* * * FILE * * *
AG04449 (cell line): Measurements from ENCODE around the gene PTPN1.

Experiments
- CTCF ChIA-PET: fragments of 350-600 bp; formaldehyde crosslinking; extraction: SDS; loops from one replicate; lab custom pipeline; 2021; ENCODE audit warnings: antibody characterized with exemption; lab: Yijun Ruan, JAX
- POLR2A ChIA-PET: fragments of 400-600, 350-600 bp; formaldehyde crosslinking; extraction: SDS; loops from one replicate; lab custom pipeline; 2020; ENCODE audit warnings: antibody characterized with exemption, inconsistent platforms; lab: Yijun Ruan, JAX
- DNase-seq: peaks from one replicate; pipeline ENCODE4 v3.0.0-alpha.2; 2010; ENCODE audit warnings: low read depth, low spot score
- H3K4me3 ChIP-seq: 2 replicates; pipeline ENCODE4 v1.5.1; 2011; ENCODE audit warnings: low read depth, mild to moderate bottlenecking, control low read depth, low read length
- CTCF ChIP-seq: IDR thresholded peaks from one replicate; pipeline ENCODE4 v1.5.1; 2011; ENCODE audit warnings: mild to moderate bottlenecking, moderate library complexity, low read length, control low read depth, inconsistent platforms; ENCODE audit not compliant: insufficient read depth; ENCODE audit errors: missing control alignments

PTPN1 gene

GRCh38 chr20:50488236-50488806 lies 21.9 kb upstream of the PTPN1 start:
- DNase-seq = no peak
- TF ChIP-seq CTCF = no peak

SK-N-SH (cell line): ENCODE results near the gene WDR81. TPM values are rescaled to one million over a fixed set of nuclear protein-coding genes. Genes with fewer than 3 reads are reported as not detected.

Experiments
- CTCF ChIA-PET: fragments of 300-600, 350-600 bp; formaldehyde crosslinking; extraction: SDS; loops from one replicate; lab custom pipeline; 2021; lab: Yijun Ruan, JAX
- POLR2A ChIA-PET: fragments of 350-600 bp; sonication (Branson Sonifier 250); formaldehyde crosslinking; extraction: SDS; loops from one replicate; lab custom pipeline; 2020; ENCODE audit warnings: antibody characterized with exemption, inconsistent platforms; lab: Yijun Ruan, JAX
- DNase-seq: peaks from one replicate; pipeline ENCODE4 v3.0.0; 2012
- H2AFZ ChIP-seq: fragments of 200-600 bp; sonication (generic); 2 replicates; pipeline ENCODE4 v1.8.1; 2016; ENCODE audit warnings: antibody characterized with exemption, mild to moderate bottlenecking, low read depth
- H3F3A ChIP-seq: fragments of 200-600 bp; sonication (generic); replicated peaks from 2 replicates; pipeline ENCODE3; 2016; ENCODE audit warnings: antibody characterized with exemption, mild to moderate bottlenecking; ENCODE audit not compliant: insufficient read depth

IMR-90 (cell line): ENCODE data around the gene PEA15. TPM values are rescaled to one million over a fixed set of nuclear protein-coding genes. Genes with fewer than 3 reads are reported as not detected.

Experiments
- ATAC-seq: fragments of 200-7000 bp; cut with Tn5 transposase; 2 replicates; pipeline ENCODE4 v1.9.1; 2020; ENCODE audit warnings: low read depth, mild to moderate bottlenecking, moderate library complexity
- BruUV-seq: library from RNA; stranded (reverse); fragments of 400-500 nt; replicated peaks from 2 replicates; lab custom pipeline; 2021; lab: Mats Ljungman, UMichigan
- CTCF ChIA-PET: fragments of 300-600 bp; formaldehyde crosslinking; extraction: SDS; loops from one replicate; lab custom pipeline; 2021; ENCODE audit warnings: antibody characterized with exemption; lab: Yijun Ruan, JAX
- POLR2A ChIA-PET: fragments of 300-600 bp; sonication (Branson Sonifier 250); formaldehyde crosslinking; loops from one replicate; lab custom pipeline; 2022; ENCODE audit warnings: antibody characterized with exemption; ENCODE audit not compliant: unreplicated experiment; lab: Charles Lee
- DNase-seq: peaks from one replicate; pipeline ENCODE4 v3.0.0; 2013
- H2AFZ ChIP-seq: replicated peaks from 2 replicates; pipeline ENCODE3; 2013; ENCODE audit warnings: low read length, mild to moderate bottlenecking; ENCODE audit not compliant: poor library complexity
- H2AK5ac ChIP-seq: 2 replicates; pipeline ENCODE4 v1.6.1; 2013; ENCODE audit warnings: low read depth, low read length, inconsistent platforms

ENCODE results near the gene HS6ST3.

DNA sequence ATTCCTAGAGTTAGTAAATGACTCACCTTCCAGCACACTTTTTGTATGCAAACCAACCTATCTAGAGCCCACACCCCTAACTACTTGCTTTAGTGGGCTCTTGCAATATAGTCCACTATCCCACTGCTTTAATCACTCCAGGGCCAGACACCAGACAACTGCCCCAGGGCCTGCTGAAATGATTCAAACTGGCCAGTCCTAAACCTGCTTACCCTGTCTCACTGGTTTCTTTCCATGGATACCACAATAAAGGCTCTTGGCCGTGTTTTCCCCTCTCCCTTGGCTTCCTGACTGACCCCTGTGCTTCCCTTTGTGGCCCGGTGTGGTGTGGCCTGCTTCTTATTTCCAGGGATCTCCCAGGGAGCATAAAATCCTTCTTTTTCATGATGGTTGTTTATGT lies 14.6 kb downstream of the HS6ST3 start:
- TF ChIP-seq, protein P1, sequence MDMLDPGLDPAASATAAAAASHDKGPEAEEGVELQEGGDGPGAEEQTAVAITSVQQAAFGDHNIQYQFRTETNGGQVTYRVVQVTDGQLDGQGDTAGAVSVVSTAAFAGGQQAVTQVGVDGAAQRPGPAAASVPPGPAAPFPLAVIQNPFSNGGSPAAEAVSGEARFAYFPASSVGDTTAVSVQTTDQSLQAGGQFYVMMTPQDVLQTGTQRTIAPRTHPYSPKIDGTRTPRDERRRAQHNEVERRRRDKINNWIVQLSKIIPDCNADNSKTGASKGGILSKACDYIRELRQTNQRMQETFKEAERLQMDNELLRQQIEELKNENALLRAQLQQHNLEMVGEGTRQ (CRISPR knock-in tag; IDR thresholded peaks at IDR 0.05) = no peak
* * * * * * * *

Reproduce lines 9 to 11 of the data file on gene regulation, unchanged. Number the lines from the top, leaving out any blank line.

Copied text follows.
GRCh38 chr20:50488236-50488806 lies 21.9 kb upstream of the PTPN1 start:
- DNase-seq = no peak
- TF ChIP-seq CTCF = no peak